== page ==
Jones on Extradition and Mutual Assistance

Jones on Extradition and Mutual Assistance

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by Alun Jones

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Sweet & Maxwell, Limited
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Jones on Extradition and Mutual Assistance 5 out of 5 based on 0 ratings. 1 reviews.
Guest More than 1 year ago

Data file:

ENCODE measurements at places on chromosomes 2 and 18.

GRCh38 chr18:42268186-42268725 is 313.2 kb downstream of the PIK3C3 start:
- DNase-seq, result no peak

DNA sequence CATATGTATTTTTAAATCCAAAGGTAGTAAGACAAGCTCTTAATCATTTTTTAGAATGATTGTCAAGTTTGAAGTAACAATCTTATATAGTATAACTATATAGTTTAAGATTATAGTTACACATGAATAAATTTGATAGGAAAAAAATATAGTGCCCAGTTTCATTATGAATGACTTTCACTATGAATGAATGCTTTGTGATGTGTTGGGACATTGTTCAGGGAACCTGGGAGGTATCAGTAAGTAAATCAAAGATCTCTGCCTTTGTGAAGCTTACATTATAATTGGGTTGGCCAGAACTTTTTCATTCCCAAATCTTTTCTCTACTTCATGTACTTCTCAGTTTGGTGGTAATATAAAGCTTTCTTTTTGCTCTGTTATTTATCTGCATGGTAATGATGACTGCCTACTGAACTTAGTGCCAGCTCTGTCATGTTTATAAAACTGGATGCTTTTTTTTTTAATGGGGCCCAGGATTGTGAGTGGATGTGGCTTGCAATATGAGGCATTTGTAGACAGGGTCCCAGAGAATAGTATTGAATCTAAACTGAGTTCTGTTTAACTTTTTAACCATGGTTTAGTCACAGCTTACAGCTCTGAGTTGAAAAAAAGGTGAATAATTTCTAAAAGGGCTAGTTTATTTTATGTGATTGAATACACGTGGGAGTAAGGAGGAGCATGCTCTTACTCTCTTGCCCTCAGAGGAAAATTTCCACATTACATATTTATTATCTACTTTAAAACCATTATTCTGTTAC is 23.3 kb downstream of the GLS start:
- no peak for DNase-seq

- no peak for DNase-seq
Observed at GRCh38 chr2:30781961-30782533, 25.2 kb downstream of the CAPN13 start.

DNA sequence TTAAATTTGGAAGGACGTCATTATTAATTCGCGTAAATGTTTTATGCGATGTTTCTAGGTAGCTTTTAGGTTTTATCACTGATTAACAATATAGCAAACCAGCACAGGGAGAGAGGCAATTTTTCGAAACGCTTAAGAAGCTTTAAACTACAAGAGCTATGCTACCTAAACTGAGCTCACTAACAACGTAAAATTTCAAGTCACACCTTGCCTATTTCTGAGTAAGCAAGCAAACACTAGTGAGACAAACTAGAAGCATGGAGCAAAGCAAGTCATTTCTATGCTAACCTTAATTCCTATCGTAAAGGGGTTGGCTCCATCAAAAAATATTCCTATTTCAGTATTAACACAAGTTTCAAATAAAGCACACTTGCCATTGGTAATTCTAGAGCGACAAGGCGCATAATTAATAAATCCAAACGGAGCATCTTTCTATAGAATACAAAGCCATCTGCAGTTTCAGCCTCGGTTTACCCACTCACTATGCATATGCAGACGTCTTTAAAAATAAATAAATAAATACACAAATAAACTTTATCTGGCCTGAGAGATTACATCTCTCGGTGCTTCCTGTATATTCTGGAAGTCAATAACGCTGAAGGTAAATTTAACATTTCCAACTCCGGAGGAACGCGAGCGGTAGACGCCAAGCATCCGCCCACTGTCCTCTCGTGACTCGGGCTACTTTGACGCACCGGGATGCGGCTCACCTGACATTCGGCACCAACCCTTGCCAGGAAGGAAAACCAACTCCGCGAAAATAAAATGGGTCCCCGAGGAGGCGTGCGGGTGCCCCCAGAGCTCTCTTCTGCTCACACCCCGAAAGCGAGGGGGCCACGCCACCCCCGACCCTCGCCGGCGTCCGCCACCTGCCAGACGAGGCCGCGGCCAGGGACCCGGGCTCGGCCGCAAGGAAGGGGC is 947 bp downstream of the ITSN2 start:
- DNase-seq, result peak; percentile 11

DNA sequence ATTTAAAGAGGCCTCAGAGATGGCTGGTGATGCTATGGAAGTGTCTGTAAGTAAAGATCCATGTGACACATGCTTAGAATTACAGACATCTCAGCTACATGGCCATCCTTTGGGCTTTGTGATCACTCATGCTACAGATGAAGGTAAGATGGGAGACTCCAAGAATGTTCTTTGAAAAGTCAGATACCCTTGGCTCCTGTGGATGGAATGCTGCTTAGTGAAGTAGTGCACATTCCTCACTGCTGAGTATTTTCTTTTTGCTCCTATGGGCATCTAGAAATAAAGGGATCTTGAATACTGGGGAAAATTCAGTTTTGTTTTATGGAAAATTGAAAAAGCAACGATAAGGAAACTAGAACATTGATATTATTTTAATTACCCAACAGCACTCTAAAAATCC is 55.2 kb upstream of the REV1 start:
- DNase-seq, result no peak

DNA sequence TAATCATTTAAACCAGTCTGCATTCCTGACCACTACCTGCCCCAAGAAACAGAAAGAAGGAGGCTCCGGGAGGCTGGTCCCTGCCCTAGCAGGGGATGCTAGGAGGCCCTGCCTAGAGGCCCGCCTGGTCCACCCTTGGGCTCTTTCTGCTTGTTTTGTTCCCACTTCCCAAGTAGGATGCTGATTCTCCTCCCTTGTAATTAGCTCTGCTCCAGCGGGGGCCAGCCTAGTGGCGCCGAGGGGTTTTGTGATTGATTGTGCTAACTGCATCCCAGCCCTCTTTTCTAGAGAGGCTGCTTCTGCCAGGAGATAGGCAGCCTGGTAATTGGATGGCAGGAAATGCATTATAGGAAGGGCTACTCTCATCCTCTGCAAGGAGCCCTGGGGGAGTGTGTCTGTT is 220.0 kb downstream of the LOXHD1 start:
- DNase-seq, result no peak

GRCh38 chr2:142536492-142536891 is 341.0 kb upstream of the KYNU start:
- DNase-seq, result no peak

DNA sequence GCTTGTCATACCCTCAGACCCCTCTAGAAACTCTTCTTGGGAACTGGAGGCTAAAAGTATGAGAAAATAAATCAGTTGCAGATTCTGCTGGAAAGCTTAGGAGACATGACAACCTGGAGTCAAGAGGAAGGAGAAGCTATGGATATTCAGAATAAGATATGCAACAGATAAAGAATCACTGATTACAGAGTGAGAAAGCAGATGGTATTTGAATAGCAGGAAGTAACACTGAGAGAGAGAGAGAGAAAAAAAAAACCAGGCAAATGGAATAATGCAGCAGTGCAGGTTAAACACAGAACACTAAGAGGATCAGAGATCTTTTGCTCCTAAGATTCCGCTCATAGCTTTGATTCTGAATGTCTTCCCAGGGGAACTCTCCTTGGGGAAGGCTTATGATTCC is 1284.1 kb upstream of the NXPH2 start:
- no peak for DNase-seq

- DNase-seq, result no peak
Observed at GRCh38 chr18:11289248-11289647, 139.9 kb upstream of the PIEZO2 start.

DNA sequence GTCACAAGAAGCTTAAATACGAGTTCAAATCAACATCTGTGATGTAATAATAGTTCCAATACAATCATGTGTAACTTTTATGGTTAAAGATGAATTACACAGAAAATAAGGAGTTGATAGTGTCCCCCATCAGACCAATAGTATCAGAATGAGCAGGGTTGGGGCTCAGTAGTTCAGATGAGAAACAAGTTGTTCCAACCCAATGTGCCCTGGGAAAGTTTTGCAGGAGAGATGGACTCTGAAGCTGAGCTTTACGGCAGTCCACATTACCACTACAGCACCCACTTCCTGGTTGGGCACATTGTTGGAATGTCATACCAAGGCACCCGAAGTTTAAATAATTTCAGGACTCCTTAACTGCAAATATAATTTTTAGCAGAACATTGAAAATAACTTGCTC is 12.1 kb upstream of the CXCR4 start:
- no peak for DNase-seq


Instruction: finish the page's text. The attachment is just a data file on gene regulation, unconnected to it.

The last edition still available stated the law as at 1st June 2001 and this one updates it. In New York, the world was reminded why we need to have much greater mutual assistance across the planet. Alun Jones is the master of the intricacies of extradition eccentricity. Throughout, he retains a blatant fairness which surrounds the emotive procedures often adopted. As he points out, over half of the copies of the book will be purchased by overseas customers. The ten page introduction gives a flavour of current concerns as we have only had minor statutory changes in the last six years. The nineteen chapters cover much useful ground and Jones gives well-deserved credit to those who contributed indirectly to the contents. The book has three parts covering the historical and international context, extradition to and from the United Kingdom, and mutual legal assistance. There are also substantial appendices to cover statutes, statutory instruments and other relevant instruments. In part three Jones has an extremely able co-author in Laura Davidson and, together, they have produced two excellent chapters to cover the more difficult issues of what is termed `mutual assistance¿. Unreported cases and Clear Procedures. As is so often the position now, the role of unreported cases receives special treatment. There are a large number in the book together with high profile cases such as the Pinochet case where Alun Jones was leading counsel. I was particularly taken with the coverage of procedural issues - the bane of existence for many lawyers! However, Jones explains the process with immense clarity and sets out the remedies which can be sought. I have often been asked why `so-and-so¿ has not been brought to justice to be followed by a lengthy dissertation on our `appalling¿ extradition laws. I have the remedy for this social chit-chat - read Jones on Extradition. If it doesn¿t shut them up it will certainly send them to sleep. Probably, this is for the best because a deft hand is needed when dealing with arrangements between ourselves and other nations. Notice that I have deliberately ignored the word `diplomatic¿, probably because I do feel diplomacy to be an irrelevance once a cast-iron agreement between countries can be achieved. It is at this time that a well-oiled extradition mechanism can work. Human Rights and the Avoidance of Delay. However, I cannot get away without mentioning the increasing importance of human rights issues in this area. Comment has been made of the conflict between human rights and the powers a state requires when combating terrorism. If critics of the current Afghan War attack powers taken by the Government to restrict some aspects of human rights, they might take the trouble to see how carefully our extradition procedures are moulded to preserve rights where possible. My only grave concern is the sheer amount of time it takes before justice can complete its course. I thought Jones could have been more forthright when reviewing the proposals for reform and the discretionary powers of the Home Secretary of the day. But he did highlight the Home Secretary¿s difficulty when trying to resolve questions of fact such as those in Saifi. Implications of EU membership. Any reader tempted to support UK withdrawal from the EU should read the new part C very carefully indeed. What I found of particular importance was the detail contained in the section on the National Criminal Intelligence Service (`NCIS¿). The re-organisation of the NCIS after 1 April 1998 surely sets us on the path towards a fully integrated national police force for the United Kingdom in the years to come. To test whether this will actually work in practice, or not, will probably now be seen by the success of the war against international terrorism naw being waged. It is fortuitous that this excellent book has arrived at just the right time for the debate to get underway. I may add that, as many practitioners will know from experience, our relationsh